Monday, March 10, 2008

Good Timing

(PICTURE: Eva and me on The Bund)

About a week before I left the states I received a text message from one of my favorite fellow Orange Alumni--Lene Dahl. Without a doubt Lene was the smartest person I met at Syracuse. Technically, even if she wasn't, she came across that way with her slight Dutch accent. For anyone who has traveled in Europe, it's a fact that Europeans just sound smarter than us. I'd trust a five year old with a British accent over my own brother any day of the week in a trivia contest. Lene's text was something like, "What are you up to?" I naturally replied, "Moving to Vietnam in a couple days." After a few back and forth texts, I told Lene about my travel plans and she mentioned that her cousin lived in Shanghai and her sister was living in Cambodia. Always one for meeting a local whenever I travel (AKA mooching off a stranger), I got their emails and introduced myself. The next morning I received an email back from Lene's cousin Eva. Before I knew it I had an invitation to sleep in her extra bedroom--an opportunity I could never turn down.

To use the lexicon of a seventh grade girl, Eva has been the "hostest with the mostest." I told Eva that I cared about two things: eating and eating some more. Eva assured me this was her speciality and she has proven it meal after meal since my arrival. Eva is half Chinese and half Dutch (Just like Lene) and speaks fluent Cantonese. After eleven days of traveling with hand gestures and a vocabulary consisting of "hello" and "thank you" it has been amazing to be shown around by someone who speaks the language and looks like a local. I immediately knew things were going to be different in Shanghai when we walked up to a local street vendor selling buns. Eva asked for one pork and one vegetable bun. I took out 10RMB to pay. Eva told me it was just 2RMB. 2RMB!!! That's like thirty cents. This same culinary purchase anywhere else during my travels would have cost me at least 10RMB--the foreigner price.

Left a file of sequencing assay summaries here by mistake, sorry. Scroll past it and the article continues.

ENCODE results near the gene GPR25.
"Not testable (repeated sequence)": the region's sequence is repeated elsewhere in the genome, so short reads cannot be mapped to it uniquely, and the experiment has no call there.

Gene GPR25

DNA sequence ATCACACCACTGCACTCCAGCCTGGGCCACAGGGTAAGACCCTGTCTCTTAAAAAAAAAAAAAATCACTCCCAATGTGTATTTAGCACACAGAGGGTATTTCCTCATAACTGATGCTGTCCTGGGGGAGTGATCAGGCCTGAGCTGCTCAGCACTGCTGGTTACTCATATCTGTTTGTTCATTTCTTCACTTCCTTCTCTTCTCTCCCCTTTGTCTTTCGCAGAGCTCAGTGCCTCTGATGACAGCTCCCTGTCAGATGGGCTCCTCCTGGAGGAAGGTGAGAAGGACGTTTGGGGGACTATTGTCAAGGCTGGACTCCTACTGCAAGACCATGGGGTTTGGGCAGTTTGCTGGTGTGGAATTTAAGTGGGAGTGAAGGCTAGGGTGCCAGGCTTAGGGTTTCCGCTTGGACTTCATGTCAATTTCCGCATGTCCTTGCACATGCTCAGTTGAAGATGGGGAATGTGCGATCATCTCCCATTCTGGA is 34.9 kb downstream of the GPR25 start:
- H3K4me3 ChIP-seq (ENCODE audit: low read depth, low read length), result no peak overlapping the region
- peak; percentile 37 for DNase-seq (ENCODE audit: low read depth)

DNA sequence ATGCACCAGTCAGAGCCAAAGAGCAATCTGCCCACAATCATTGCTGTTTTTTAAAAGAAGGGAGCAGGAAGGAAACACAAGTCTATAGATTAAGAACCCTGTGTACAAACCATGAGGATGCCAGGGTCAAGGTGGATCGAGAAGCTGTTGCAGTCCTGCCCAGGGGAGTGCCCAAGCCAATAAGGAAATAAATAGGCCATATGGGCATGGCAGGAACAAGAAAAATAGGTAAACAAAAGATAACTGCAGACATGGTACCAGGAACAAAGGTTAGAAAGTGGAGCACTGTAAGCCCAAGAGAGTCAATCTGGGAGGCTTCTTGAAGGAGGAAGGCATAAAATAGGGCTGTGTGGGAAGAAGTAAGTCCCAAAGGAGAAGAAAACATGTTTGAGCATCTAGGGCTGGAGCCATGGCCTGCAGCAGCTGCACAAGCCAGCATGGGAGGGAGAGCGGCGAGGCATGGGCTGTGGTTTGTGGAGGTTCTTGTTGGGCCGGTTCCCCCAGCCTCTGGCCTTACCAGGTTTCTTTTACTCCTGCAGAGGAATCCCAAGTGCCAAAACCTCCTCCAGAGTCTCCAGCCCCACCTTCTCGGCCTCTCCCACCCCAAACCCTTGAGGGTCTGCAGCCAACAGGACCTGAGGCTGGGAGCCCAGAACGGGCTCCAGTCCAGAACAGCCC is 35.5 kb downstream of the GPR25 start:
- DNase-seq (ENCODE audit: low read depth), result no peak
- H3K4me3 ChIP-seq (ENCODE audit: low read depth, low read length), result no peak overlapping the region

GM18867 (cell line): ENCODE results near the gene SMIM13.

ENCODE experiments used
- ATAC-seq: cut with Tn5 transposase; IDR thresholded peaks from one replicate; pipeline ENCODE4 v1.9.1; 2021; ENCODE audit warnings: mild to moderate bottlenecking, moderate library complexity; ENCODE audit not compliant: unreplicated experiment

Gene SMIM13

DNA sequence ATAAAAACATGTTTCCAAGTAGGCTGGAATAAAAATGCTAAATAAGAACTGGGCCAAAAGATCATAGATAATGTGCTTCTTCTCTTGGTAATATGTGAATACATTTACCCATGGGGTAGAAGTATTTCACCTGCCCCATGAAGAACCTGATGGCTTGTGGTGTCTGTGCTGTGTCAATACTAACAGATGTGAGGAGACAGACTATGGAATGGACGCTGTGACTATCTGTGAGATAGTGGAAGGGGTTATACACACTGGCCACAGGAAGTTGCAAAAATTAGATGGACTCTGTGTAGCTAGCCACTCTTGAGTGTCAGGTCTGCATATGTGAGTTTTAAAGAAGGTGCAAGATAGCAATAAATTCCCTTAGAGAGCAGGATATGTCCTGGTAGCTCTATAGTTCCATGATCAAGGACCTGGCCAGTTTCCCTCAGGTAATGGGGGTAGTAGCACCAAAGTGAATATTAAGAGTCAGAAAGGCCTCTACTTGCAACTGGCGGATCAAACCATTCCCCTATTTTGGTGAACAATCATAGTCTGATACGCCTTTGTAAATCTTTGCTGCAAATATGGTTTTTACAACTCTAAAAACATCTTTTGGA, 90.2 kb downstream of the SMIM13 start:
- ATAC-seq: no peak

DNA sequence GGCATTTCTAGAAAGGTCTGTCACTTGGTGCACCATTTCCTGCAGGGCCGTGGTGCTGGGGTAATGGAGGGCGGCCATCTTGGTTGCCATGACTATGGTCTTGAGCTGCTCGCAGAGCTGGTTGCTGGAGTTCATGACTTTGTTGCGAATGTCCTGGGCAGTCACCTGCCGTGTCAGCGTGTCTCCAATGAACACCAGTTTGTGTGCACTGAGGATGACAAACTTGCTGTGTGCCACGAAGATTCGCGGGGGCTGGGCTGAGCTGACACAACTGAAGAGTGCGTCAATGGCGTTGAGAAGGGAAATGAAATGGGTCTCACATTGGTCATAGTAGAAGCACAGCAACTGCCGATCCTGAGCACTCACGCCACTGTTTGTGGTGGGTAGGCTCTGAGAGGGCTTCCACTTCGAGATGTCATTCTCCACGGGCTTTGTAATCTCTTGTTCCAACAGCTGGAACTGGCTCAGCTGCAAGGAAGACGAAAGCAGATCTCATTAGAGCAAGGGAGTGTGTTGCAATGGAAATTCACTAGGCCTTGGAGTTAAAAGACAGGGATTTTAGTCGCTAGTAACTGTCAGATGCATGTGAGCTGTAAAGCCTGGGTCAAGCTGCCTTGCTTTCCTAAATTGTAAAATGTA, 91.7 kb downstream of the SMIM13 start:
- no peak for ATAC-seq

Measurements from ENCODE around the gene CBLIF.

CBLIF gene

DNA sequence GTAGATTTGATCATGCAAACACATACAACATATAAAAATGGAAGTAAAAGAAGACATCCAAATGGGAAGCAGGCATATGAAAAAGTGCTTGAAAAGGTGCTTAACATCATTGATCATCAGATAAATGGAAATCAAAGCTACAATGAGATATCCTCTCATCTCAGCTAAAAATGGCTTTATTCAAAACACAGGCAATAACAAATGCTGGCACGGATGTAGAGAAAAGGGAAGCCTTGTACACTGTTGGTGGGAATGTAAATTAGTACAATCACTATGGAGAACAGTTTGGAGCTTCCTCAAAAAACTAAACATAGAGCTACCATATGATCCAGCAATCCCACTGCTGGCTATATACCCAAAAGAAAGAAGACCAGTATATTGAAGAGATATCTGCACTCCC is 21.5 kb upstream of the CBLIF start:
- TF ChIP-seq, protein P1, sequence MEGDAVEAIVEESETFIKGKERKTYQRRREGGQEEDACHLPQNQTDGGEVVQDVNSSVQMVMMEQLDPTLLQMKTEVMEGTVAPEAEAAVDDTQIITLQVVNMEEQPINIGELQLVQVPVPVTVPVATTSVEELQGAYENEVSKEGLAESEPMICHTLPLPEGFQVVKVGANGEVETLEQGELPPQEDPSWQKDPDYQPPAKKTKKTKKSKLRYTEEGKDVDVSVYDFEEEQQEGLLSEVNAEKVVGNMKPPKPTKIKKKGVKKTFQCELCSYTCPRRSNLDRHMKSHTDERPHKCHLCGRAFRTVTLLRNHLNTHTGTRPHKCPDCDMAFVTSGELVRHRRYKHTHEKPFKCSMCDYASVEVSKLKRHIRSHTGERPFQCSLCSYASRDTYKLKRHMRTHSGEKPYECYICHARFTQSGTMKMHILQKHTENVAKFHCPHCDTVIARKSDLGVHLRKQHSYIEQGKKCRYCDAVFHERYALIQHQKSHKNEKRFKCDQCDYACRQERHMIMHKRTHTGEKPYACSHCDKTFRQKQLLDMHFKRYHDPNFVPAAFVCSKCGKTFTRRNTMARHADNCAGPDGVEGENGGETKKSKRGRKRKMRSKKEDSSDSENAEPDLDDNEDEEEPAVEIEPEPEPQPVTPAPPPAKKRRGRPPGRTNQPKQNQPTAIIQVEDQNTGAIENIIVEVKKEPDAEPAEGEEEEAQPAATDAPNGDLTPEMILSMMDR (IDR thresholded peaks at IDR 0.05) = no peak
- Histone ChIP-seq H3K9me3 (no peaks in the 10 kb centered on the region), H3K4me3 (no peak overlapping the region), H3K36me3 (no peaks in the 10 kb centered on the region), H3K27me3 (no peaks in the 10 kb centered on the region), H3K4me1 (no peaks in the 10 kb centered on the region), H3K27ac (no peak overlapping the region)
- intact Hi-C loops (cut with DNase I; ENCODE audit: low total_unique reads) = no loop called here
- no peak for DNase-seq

Shanghai isn't a city with much to see. This is a place of business and not a place of sights. There are a few museums and major walking streets but nothing that jumps out at you and says, "this is China." Well except for the millions of Chinese people and all the signs. But besides that I feel like I'm just in New York's China Town...if China Town grew exponentially in size and had no seeming driving laws. That said, I'm loving it here. Eva and I have literally just walked around the city and eaten at every turn. We ate wonderful Cantonese food the first night I was here with the highlight being my first taste of jellyfish. Eva said that many foreigners don't like the crunchiness of jellyfish--but I'm not a typical foreigner. I devoured half a plate that was supposed to be split between four of us. Whoops.

The other thing I've been doing a lot of in Shanghai is playing backgammon. Between Dad and I playing two days before I left Jersey, and having played four hours on the Cathay Pacific flight to Hong Kong, I consider myself one of the greatest backgammon players in the world. After letting Eva win our first two games and having her brag about how great she was in backgammon, I introduced the betting dice. Five games later she owed me 39 beers.

Today I'm off to meet some friends I met at The Great Wall who happen to be in Shanghai today. After that I'm headed to the fabric district to pick up two shirts I had made (I decided wearing the same green safari shirt was starting to look disgusting in all my I had a black and white one made just like it). Following that I'll be headed to a local massage parlor to get a rub down by a blind man who I was told "works magic." It's tough work traveling and I deserve a little R&R today.